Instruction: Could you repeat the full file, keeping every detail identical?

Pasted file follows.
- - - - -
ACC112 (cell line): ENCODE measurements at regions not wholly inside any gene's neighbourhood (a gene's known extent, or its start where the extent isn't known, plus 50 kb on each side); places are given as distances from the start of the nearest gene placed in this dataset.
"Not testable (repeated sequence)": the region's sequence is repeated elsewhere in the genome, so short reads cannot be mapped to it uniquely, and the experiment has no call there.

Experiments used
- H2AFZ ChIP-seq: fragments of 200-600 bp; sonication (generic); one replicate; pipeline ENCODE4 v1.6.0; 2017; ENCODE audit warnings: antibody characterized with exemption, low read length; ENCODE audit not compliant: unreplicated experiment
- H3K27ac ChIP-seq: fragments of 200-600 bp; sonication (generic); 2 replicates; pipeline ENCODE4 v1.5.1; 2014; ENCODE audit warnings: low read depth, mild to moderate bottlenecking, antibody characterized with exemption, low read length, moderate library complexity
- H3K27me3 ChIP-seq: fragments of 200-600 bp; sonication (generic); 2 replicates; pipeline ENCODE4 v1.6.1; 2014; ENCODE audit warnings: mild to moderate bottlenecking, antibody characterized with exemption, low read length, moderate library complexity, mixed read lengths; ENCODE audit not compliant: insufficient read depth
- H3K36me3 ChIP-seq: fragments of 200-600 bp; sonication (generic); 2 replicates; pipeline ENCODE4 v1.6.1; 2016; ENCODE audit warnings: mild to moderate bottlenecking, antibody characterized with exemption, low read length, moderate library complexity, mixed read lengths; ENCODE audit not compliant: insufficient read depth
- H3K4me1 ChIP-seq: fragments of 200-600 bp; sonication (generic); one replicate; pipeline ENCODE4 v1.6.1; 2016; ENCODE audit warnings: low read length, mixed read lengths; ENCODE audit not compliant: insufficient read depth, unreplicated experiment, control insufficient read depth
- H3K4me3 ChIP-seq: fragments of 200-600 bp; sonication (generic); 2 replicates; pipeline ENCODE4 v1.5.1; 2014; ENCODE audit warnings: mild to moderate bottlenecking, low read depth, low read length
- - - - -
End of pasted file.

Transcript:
ACC112 (cell line): ENCODE measurements at regions not wholly inside any gene's neighbourhood (a gene's known extent, or its start where the extent isn't known, plus 50 kb on each side); places are given as distances from the start of the nearest gene placed in this dataset.
"Not testable (repeated sequence)": the region's sequence is repeated elsewhere in the genome, so short reads cannot be mapped to it uniquely, and the experiment has no call there.

Experiments used
- H2AFZ ChIP-seq: fragments of 200-600 bp; sonication (generic); one replicate; pipeline ENCODE4 v1.6.0; 2017; ENCODE audit warnings: antibody characterized with exemption, low read length; ENCODE audit not compliant: unreplicated experiment
- H3K27ac ChIP-seq: fragments of 200-600 bp; sonication (generic); 2 replicates; pipeline ENCODE4 v1.5.1; 2014; ENCODE audit warnings: low read depth, mild to moderate bottlenecking, antibody characterized with exemption, low read length, moderate library complexity
- H3K27me3 ChIP-seq: fragments of 200-600 bp; sonication (generic); 2 replicates; pipeline ENCODE4 v1.6.1; 2014; ENCODE audit warnings: mild to moderate bottlenecking, antibody characterized with exemption, low read length, moderate library complexity, mixed read lengths; ENCODE audit not compliant: insufficient read depth
- H3K36me3 ChIP-seq: fragments of 200-600 bp; sonication (generic); 2 replicates; pipeline ENCODE4 v1.6.1; 2016; ENCODE audit warnings: mild to moderate bottlenecking, antibody characterized with exemption, low read length, moderate library complexity, mixed read lengths; ENCODE audit not compliant: insufficient read depth
- H3K4me1 ChIP-seq: fragments of 200-600 bp; sonication (generic); one replicate; pipeline ENCODE4 v1.6.1; 2016; ENCODE audit warnings: low read length, mixed read lengths; ENCODE audit not compliant: insufficient read depth, unreplicated experiment, control insufficient read depth
- H3K4me3 ChIP-seq: fragments of 200-600 bp; sonication (generic); 2 replicates; pipeline ENCODE4 v1.5.1; 2014; ENCODE audit warnings: mild to moderate bottlenecking, low read depth, low read length